• Mergers and Abuse of Dominance. The Commissioner also noted that one important area of intersection between competition law and policy and environmental objectives is the merger review process, and suggested that the Bureau expects environmental considerations to become a greater factor in merger review. Although not necessarily raising novel competition law issues, some panelists suggested green technologies and innovations warrant heightened scrutiny in merger review, including in respect of so-called killer acquisitions of innovative startups and other potential disruptors by incumbent firms. Similarly, industry standard–setting by incumbents – often viewed as highly efficient and pro-competitive – may be subject to increased skepticism where environmental standards could be perceived to be hindering new entry or innovation. Following recent amendments to the Competition Act, private parties may now apply (with leave) for injunctive relief in respect of alleged abuses of dominance, including potentially in respect of standard-setting or other conduct alleged to erect barriers to entry and exclude competitors.

What's Next?

Looking ahead, we expect that the intersection of environmental considerations with competition law and policy will remain an area of Bureau focus. Apart from the Bureau's inherent interest in these matters, it is notable that many of the concerns expressed about the need to maintain competitive markets in an ever-greening economy parallel the Bureau's enforcement agenda in the digital economy. More specifically, the Bureau's focus for the digital economy has included ensuring that new technologies and innovators are not prevented from competing effectively in the digital economy by allegedly dominant platforms, so-called gatekeepers and other incumbents.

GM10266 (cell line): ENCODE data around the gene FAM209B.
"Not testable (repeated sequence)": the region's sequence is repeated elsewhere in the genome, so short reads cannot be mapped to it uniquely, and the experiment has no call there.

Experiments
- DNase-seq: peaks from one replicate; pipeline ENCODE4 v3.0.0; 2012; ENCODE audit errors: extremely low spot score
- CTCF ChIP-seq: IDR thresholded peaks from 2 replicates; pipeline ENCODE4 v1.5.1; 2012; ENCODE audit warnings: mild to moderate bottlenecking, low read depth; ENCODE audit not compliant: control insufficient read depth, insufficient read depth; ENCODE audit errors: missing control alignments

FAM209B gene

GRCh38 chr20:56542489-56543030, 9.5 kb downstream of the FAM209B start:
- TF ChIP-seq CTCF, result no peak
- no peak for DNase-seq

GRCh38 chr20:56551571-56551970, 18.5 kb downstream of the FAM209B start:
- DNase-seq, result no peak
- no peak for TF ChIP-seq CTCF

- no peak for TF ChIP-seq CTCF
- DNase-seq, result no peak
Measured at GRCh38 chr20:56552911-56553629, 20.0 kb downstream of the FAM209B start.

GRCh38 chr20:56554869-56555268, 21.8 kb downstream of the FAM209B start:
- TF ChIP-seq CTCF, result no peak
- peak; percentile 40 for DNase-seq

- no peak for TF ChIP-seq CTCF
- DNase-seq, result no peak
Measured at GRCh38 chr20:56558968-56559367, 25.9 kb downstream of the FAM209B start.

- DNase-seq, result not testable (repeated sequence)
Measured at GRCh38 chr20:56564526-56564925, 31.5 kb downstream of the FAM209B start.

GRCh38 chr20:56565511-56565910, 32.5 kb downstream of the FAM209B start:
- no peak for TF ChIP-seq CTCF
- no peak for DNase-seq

That said, the Bureau's current approach to enforcement in this space, including with respect to advertising and competitor collaboration, remains far from clear. The Bureau archived its Environmental Claims guide in November of last year, and the Bureau did not refer to any intentions to provide a replacement at the summit. Further, the Bureau's Competitor Collaboration Guidelines, released in May 2021, do not refer to potential collaboration for environmental objectives, although prior to their repeal in 2010, provisions existed in the Competition Act that exempted from the conspiracy offence agreements or arrangements relating only to "measures to protect the environment." Panel discussion at the summit noted the potential benefit of reintroducing legislative safe harbours for environmental collaboration and/or guidance about the Bureau's exercise of enforcement discretion in such matters. The Bureau, however, did not commit to any such steps.

While we will continue to monitor any updates to the Bureau's guidance, it is clear that environmental and sustainability claims and any potential collaboration related to environmental or sustainability objectives should comply with the Competition Act and the Bureau's general guidance on misleading advertising and competitor collaboration.